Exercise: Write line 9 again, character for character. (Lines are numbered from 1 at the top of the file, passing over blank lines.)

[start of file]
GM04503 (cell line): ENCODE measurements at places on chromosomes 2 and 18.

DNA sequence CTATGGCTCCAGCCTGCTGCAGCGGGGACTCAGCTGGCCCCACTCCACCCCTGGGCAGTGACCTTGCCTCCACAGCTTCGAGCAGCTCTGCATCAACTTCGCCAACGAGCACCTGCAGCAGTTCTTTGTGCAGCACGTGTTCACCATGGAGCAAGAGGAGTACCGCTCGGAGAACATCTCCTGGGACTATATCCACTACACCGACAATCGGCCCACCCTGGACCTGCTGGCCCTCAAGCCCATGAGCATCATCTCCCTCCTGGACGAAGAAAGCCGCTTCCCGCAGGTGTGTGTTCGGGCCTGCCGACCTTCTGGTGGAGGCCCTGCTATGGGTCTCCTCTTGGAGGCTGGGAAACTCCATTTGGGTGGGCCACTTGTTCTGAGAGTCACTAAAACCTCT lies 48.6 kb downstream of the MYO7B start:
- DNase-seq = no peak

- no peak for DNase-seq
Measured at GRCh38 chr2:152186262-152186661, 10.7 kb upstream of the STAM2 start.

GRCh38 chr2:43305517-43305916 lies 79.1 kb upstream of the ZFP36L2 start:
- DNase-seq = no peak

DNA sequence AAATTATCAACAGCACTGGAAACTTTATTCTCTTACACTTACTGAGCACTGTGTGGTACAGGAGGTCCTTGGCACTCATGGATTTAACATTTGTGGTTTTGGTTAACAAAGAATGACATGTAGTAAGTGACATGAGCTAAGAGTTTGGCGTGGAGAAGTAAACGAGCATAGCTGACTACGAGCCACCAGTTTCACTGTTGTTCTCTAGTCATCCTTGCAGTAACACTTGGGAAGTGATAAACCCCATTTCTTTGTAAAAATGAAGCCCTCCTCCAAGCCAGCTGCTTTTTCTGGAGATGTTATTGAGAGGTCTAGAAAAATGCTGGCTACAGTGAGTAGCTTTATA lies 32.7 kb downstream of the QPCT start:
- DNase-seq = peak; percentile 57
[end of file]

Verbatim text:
- DNase-seq = peak; percentile 57